Thursday, January 25, 2007

Taiwan: A few hours in historic Lukang

I had been planning to go to Lukang for the longest time after finding out that this heritage town was very near Taichung. But for some reason or another, we always had something to do. It was our last day so it was now or never. After our group heard Mass (it was like we were in the Philippines since the priest and churchgoers were all Filipinos) and had lunch at this Filipino restaurant in front, there were proposals to do some last-minute shopping. Since I had no intention of doing that, I made my move and asked permission to make my own plans.

So as soon as it was given a go, I took a cab to the Taichung Train Station, which itself was an important heritage structure. It's sad that we no longer have our grand old train stations in the Philippines. Tutuban Station, our central train station at the time it was still in use, although the facade had been preserved, the interiors and the surrounding environment had been altered beyond recognition.

Some quarters say it should have been preserved as a train station since in most parts of the world, even in countries close to home, they still have their grand old train stations to be proud of. Other noteworthy stations in the Philippines include the Paco Train Station which is close to 100 percent demolished again under Mayor Atienza's watch, to be converted as always, into another shopping mall; and the major provincial stations in the cities of Malolos, San Fernando, Tarlac and Dagupan which, if Northrail does things right, will be restored and integrated into the newer terminals they will be building.

Talk about communication gap since no one in the station knew how to speak English and purchasing a ticket was close to impossible! It was a good thing one of the staff was helpful enough and asked among passengers entering the station who understood English. We finally found a kind soul to whom I explained that I wanted to purchase a ticket to Changhua since there was no direct train to Lukang. When the station staff finally understood, he even accompanied me to the ticket booth and pointed me to the train which I had to board.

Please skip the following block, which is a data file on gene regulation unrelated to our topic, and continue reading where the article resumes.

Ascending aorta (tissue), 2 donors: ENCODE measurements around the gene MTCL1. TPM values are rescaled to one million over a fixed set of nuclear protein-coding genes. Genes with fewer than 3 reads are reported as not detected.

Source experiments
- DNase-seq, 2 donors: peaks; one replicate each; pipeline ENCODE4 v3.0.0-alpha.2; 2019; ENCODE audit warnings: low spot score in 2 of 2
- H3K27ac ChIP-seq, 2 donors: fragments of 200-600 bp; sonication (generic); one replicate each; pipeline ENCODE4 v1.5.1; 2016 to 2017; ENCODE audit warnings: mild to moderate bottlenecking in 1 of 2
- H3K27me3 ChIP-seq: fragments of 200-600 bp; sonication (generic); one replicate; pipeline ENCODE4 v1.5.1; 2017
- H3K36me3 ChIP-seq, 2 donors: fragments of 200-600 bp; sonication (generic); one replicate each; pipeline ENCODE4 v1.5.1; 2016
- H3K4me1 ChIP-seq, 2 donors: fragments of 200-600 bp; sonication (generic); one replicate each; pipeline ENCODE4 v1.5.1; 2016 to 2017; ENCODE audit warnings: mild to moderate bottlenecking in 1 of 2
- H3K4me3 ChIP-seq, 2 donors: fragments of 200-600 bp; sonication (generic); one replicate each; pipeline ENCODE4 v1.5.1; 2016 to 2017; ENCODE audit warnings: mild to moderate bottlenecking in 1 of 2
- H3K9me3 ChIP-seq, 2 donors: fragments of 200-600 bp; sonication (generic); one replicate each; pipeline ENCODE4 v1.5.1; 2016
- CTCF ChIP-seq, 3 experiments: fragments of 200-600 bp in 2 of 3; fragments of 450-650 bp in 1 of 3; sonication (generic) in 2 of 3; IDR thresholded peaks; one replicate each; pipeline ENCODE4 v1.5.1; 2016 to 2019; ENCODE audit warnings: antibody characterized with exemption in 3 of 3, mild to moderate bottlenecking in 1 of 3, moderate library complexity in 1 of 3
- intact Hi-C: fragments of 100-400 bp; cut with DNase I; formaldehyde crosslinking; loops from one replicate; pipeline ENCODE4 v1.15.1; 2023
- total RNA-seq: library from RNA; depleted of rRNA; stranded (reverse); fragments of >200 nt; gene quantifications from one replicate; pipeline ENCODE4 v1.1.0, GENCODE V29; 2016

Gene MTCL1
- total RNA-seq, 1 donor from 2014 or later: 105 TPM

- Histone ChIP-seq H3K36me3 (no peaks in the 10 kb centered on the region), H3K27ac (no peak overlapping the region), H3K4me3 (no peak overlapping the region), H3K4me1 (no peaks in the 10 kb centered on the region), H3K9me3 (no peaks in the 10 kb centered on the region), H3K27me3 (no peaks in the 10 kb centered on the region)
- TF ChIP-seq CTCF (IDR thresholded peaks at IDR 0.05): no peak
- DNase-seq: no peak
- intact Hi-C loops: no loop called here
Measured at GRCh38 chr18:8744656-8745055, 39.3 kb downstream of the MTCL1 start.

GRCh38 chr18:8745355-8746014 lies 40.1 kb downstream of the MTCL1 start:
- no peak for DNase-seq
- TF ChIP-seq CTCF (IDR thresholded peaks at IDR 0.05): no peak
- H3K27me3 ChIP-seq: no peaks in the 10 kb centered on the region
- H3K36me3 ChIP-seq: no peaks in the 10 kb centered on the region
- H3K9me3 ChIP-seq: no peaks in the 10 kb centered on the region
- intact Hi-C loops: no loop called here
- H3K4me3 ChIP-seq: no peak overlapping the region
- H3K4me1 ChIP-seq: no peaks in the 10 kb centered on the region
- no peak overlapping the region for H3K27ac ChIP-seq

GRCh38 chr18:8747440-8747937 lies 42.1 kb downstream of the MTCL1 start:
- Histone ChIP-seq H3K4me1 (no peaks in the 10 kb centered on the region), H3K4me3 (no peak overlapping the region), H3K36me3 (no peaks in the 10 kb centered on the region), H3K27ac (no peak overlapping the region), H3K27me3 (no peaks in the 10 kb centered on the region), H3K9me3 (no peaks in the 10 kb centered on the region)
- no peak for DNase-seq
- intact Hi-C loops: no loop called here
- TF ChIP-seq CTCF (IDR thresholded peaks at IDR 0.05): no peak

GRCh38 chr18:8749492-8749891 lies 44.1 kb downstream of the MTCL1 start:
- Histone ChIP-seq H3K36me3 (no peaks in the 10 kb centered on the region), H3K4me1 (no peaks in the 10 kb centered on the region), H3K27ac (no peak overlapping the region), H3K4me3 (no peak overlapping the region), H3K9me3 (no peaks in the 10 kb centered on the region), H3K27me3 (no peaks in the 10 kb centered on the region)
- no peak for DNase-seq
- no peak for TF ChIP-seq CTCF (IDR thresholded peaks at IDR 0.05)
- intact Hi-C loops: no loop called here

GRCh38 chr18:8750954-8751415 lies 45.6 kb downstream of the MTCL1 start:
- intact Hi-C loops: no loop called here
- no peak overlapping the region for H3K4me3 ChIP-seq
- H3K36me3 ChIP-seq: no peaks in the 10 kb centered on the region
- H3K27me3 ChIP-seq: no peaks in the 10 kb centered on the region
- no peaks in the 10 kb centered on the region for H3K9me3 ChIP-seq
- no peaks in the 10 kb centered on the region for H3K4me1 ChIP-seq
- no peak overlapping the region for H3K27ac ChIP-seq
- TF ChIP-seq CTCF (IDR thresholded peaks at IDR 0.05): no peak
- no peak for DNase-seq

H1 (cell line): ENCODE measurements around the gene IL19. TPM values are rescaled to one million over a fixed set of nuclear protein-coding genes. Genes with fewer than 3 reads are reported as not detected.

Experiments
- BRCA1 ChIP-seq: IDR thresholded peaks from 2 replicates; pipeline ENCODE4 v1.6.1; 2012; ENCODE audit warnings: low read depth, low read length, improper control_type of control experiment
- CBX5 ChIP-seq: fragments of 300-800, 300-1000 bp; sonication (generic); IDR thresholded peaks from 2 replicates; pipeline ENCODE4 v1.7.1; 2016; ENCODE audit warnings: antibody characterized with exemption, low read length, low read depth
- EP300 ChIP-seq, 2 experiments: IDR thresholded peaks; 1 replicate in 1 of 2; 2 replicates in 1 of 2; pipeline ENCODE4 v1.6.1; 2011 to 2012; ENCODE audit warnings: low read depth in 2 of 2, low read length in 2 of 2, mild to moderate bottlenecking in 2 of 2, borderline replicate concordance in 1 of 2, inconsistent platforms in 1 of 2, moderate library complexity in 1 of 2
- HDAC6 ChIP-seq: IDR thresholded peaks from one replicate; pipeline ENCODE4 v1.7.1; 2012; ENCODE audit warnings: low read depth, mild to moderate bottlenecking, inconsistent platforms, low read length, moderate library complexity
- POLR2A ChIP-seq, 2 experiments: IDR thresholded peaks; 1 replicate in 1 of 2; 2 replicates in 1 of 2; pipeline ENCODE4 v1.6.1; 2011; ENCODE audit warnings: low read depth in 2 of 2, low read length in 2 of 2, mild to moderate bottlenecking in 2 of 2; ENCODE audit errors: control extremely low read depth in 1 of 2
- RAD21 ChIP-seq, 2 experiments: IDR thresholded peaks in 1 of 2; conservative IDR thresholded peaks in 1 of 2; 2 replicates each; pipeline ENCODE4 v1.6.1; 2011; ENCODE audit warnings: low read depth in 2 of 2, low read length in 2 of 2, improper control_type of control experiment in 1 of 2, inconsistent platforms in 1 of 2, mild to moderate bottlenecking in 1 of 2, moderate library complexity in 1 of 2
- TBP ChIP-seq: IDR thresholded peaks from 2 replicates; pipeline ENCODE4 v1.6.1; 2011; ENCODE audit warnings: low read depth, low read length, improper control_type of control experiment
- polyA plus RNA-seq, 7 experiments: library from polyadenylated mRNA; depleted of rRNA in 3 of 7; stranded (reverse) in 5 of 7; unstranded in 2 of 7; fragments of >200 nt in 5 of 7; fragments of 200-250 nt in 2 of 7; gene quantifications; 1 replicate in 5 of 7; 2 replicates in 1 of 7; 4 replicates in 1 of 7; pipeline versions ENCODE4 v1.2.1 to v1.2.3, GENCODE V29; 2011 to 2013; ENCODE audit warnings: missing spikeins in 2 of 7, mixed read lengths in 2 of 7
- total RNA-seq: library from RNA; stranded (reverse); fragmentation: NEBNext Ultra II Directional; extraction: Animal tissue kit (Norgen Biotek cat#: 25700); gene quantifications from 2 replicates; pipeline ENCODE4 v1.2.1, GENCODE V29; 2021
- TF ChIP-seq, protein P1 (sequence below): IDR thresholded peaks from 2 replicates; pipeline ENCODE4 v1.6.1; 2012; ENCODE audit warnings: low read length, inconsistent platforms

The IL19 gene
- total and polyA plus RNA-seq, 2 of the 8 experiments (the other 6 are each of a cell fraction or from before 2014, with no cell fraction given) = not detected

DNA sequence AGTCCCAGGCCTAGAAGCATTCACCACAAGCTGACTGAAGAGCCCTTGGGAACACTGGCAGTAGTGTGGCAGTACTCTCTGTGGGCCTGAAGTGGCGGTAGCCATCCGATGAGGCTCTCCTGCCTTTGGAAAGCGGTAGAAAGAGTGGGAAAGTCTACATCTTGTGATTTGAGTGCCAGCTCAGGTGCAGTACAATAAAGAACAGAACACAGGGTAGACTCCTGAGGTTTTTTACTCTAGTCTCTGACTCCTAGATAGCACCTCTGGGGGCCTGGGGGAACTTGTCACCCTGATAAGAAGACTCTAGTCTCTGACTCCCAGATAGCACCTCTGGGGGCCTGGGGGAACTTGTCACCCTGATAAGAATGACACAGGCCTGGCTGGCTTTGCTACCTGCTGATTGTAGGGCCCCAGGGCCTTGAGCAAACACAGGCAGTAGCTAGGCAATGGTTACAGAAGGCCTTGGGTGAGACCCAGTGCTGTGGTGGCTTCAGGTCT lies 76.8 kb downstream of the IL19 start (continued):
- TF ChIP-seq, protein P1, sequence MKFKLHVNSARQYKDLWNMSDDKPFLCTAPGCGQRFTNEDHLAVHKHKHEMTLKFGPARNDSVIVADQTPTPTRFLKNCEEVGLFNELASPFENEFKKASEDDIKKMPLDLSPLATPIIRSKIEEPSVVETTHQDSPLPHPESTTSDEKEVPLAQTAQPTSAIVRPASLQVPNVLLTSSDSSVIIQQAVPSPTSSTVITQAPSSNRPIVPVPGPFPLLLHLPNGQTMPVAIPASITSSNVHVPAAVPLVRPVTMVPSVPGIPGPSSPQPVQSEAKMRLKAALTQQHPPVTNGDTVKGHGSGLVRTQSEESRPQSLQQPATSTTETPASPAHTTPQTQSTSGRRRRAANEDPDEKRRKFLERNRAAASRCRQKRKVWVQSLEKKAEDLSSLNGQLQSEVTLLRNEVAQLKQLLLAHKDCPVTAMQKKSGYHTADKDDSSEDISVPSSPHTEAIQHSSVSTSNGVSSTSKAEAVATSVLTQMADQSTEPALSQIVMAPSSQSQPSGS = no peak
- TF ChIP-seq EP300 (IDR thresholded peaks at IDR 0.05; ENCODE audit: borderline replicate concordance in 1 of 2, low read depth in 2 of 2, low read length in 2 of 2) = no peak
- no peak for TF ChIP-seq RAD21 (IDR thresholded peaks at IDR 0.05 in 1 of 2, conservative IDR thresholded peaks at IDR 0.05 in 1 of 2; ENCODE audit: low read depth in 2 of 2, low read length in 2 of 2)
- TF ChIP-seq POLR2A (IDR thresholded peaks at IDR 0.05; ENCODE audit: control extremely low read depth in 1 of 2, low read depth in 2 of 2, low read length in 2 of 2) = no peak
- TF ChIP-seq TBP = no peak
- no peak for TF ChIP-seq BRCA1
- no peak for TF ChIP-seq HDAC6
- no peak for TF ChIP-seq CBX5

I read in Wikipedia that the train did not pass by Lukang because of "the city's refusal to allow railroads to pass through the city led to losses in trade in commerce, which, in turn led to Lukang's decline. This same decline, however, averted the modernization processes that demolished historical buildings in Tainan and Taipei, leaving Lukang preserved as it was in its heyday."

The train trip was less than an hour. In Changhua City, I proceeded to the bus station conveniently located in front of the train station. I boarded a bus to Lukang which was 45 minutes away. I don't remember how much I spent since in both rides, they got the tickets from me (I usually keep the tickets in my albums). But I know it was very affordable.

Taiwan's three largest cities today are Taipei, Kaohsiung and Taichung. But in the 19th century, it was Tainan (the former capital), Lukang and Bangka (now a district of Taipei). During the Qing Dynasty, Lukang was an major trading port owing to its close proximity to Fujian Province as well as the depth of its harbour. The subsequent silting of the harbour and bypass of the railway system led to the city's decline, but as a result, left behind a well-preserved heritage town.

Anyway, I arrived in Lukang at about 3 p.m. which gave me about two hours to walk around before I went back to Taichung. My first stop was the Wenkai Academy, Civil Shrine and Martial Temple. Wenkai Academy nurtured many of Lukang's cultural elite before the establishment of a school system. The Civil Shrine served as home to Lukang's first literary group. In fact, two of its walls contain works of prominent calligraphers.

The Martial Temple's main deity is Kuan Kung, the God of War. He is a symbol of uprightness and bravery, but was also good at accounting and the management of finances. This is why his followers among business people worship him as the God of Commerce too.

My next stop was Lungshan Temple, said to be the best-preserved and most beautiful Ching Dynasty building in Taiwan. Transferred to its present site in 1786, it is the foremost of all Taiwan temples because of its excellent construction and exquisite carvings.

I stopped by many more sites along the way. One peculiar structure was called the half-side well. During the olden days, it was only the wealthy who could afford to own wells. But the kind-hearted owner of this well, placed half of it outside the walls of his home so that the less-fortunate could partake of his water supply. Although no longer in use, the well reminds us of the magnanimous spirit of Lukang and its people.

At the end of the road, actually its the first stop if you followed the prescribed walking tour, is Tienhou Temple, dedicated to Matsu, Goddess of the Sea, who was believed to have protected early immigrants to Taiwan. The temple was buzzing with so much activity since there was some sort of festival. I was in fact, treated to the acrobatic antics of a lion dance troupe when I arrived. The performance was very entertaining!

Anyway, it was about to get dark and I had to rush back to Taichung for the festival. At the bus station, while I was trying to find the right bus back to Changhua, I chanced upon a group speaking in Filipino. So I approached them and asked which was the most convenient way to get to Taichung. They pointed me to a coaster which went direct to the city. Perfect! So I was back in time for our booth duty and to pack my stuff for our departure the next day. Hehe!
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